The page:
For the first 18 years of my life — thanks to my parents — I lived the ultimate aviation lifestyle. Looking back, I don’t think I appreciated — enough — that fact.
I grew up on 3B8, also known as Shady Acres, a residential airpark in, when I was growing up, a fairly rural area of unincorporated Pierce County in Western Washington.
Today, the area surrounding 3B8 is far less rural.
So oblivious was I at a young age that I thought everyone had a hangar, with airplanes inside, attached to their homes. I recall spending the night at my friend Carey’s house (a mile or so from my home) and thinking it odd that I couldn’t find his family’s hangar and airplanes.
Anyway, back in the 1980s my Dad started gathering information about other residential airports around the nation. His intent was to create an association of airparks for the mutual benefit of all. That was the beginning of Living With Your Plane.
For many years, he produced a print directory of airparks and a quarterly newsletter for nearly 1,000 members. As time moved on, Mom and Dad moved off the airpark, other interests took hold, followed by retirement.
Living With Your Plane languished.
And yet, I’ve had numerous conversations with aspiring developers, current airpark homeowners, would be airpark homeowners, service providers, realtors, bankers, and more over the years. Interest in this ultimate aviation lifestyle remains high.
So, Living With Your Plane will languish no longer.
First things first. A residential airpark requires two or more residential homesites with legal access to a common runway. Those homesites must be adjoining the airport proper or be a short walk/taxi away. There are thousands of small “ranch strips” dotting the countryside. Those strips serve one resident (even if guests are allowed) but don’t count for our purposes.
Naturally, residential airparks come in all sizes and shapes and styles.
Over the last several weeks I have updated data on existing airparks, added previously unknown airparks, and removed airparks that no longer exist.
I mostly used the FAA’s Airport Data and Information Portal (ADIP) to update runway and airport specific information and Google Maps. Erik McCormack, a realtor and real estate developer from Arizona, created AirparkMap.com, which also proved helpful in adding to the Living With Your Plane dataset.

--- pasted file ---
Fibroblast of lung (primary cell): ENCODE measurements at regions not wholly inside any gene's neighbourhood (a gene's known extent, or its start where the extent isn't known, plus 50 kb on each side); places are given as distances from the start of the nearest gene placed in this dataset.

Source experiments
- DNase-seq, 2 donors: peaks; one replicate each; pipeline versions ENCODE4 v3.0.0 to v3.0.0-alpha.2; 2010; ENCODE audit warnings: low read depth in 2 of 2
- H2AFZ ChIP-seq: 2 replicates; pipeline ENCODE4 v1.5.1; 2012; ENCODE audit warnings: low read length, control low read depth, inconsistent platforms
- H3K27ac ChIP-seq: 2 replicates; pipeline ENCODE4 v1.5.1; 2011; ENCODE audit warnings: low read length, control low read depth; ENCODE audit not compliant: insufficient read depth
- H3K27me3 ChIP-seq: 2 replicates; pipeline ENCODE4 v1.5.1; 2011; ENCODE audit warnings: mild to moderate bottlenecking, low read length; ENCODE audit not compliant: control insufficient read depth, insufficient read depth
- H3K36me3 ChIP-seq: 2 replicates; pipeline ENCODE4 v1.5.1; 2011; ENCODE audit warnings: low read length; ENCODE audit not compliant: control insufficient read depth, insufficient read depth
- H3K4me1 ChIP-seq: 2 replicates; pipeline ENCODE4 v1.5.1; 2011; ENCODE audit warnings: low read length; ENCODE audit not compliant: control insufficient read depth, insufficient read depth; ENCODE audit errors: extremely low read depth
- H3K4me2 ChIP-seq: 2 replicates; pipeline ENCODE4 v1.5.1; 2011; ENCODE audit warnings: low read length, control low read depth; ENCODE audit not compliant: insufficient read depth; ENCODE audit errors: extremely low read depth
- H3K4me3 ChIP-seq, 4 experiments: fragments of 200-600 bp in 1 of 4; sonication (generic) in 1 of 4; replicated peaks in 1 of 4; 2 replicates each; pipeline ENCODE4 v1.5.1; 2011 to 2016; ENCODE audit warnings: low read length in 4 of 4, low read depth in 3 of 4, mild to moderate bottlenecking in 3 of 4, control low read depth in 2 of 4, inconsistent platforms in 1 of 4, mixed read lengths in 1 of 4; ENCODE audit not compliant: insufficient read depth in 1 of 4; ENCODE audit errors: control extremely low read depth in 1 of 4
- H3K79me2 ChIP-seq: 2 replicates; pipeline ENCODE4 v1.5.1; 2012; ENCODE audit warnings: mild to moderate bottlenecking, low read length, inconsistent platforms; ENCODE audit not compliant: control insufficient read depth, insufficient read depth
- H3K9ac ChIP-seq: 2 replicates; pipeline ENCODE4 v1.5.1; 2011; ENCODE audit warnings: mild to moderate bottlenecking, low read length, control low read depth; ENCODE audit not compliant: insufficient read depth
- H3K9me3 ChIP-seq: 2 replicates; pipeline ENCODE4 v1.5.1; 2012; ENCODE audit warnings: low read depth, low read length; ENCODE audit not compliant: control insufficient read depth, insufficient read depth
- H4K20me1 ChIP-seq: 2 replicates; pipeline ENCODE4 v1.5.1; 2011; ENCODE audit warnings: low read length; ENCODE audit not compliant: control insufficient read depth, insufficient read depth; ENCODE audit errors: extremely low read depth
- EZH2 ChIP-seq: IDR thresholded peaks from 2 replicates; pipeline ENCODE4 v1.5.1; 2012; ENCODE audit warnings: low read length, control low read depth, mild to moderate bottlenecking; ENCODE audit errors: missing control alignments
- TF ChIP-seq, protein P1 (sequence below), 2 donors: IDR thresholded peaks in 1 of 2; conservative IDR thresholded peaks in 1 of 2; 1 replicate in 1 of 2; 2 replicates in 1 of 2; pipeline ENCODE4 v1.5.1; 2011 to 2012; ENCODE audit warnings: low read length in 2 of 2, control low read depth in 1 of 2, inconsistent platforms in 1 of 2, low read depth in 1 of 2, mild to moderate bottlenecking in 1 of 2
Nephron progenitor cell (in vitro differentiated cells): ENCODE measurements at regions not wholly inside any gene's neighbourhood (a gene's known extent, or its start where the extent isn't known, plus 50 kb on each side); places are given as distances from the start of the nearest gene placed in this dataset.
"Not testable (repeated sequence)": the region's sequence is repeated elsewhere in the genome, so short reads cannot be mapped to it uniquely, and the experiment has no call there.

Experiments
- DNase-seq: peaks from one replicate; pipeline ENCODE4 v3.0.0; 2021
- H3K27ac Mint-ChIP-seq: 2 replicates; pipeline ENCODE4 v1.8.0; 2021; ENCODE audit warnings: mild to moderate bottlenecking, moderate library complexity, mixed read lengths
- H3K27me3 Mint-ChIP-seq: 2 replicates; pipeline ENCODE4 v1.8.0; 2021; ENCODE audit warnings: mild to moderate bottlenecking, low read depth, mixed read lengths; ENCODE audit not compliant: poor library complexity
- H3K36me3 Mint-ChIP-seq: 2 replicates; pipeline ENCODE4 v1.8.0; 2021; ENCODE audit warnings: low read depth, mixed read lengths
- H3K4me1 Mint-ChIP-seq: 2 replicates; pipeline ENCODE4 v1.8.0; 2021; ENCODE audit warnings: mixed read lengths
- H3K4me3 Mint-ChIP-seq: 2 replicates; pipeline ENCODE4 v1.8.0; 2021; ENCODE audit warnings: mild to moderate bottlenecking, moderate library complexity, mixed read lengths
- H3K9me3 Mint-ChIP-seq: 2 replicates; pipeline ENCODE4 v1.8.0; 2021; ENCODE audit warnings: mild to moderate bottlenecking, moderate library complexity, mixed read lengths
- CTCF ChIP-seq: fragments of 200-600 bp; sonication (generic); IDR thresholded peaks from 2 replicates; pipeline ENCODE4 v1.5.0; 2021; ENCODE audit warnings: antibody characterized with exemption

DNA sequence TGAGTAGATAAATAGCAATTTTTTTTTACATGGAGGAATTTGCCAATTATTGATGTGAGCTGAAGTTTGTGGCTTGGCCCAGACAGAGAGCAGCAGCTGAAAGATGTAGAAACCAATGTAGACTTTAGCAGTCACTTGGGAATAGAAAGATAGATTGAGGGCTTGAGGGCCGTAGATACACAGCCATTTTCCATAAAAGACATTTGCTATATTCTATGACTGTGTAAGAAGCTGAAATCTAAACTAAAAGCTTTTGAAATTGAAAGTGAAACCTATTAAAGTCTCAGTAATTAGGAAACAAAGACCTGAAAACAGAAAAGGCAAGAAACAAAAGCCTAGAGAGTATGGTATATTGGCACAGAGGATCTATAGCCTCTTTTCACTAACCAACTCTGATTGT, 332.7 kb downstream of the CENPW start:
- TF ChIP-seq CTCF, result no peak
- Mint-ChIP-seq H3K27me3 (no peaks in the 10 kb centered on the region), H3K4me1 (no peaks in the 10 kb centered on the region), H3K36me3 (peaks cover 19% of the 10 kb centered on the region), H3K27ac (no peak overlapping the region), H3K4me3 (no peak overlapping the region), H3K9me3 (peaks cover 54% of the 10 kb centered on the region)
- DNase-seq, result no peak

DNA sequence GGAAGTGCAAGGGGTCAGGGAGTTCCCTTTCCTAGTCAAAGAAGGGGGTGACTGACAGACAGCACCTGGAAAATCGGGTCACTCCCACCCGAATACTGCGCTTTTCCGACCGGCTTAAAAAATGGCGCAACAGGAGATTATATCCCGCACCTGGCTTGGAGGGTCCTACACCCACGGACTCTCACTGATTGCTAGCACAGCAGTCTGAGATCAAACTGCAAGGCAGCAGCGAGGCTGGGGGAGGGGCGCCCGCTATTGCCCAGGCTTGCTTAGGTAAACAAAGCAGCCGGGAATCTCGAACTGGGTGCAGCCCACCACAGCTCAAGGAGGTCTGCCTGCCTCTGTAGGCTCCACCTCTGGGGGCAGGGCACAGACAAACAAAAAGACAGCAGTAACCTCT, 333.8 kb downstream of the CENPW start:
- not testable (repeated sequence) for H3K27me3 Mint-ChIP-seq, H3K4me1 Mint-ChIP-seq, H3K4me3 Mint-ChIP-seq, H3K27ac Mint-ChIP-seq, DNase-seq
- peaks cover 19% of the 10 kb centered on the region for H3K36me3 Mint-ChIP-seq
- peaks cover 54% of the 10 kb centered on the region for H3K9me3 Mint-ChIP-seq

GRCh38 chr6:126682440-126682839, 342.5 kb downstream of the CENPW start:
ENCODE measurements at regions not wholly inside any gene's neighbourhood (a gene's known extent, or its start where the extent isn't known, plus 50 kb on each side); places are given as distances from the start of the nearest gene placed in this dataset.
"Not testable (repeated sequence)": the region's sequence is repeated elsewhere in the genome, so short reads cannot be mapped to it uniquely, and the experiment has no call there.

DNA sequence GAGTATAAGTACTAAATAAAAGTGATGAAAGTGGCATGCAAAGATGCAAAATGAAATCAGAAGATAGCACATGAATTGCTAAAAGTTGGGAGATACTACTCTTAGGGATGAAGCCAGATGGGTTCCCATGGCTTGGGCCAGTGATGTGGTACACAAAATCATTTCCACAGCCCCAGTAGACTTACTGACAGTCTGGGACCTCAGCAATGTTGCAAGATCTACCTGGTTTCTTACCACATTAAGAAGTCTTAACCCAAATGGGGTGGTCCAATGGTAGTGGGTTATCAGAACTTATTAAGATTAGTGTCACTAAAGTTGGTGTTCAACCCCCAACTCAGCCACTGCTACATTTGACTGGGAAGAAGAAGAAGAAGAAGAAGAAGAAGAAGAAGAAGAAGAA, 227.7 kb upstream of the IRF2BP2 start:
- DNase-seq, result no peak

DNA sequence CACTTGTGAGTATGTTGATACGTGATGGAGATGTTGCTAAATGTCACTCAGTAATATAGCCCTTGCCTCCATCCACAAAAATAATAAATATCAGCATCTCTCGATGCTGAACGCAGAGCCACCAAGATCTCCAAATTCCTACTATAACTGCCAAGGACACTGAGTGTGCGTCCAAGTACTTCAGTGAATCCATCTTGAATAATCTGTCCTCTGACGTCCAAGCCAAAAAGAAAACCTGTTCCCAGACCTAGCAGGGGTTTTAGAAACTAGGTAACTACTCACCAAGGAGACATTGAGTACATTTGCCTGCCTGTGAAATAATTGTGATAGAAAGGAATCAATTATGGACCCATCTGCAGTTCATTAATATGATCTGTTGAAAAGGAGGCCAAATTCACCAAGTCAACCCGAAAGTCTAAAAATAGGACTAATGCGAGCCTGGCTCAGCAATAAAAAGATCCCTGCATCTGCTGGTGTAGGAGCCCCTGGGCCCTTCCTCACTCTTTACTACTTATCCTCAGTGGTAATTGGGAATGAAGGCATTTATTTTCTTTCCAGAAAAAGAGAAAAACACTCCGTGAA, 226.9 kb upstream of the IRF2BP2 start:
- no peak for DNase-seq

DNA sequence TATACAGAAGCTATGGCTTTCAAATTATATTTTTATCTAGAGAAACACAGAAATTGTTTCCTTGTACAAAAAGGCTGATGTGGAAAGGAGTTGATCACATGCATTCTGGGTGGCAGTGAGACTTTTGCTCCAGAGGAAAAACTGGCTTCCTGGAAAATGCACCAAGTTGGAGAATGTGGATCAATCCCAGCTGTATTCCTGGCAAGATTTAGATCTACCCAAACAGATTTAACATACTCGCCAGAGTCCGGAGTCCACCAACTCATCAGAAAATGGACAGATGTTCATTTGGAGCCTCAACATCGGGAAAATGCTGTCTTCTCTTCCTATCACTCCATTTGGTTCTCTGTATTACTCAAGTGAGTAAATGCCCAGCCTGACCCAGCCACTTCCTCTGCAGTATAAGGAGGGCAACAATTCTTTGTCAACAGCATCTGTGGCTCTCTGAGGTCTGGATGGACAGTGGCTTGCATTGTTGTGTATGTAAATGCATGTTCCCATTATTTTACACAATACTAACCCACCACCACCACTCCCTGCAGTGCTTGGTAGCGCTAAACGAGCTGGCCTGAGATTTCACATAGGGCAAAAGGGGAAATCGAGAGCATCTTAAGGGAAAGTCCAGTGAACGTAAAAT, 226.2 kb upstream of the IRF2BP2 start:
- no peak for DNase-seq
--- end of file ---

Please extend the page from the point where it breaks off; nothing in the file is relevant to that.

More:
As of March 22, 2021, the Living With Your Plane airpark directory counts 674 airparks in the United States (airparks outside the U.S. will follow in the future). I am certain of three things about our database:
- There are airparks I don’t know about that should be on our list,
- There are airparks on our list that should not be, and
- Some of the data is inaccurate. Such is the nature of data. The moment you hit save it is out-of-date.
Among those 674 airparks:
- 3 don’t currently have FAA identifiers
- 11 have 3+ runways
- 14 have a field elevation at 10 feet MSL or lower
- 27 have a field elevation at 5,000 feet MSL or higher
- 55 airparks are located on, or next to, publicly owned airports
- 57 have some sort of instrument approach
- 77 have 2+ runways
- 146 airparks are privately owned, but are open to public use
- 147 have fuel on the field
Texas tops the list with 84 airparks, followed by Florida (79), Washington (60), California (35), and Georgia (35).
The cool thing about the newly designed (and still in development) Living With Your Plane directory is the ability to search. For example, if you are interested in an airpark in Texas with a turf runway, you have 18 to choose from. If you’d prefer an instrument approach rather than turf runway at your future Texas home, we list 12 that match that desire.
The database is pretty simple at this point. But more data and features will follow.
Ultimately, the best way to preserve airparks is to make sure future residents are aircraft owners. Too often I’ve heard sad stories of sellers who accepted the first/best offer that came long. Too often the buyers were non-pilots who were attracted to the acreage that often accompanies an airpark lot, the hangar becomes weather-proof storage for cars, boats, motorcycles, and more, and most importantly, the new neighbor becomes a voter in the airpark community that doesn’t value the runway and its associated infrastructure needs.
So, please take a look at our new directory of airparks at LivingWithYourPlane.com. More importantly, let me know what data is missing or is incorrect. Did I miss an airpark? Do I have bad data? Something else? Reach out to me directly at 800-426-8538 x2 or firstname.lastname@example.org.
Airpark living, for an aviator, is the ultimate aviation lifestyle. Let’s work together to preserve and promote this lifestyle as a viable option for future generations.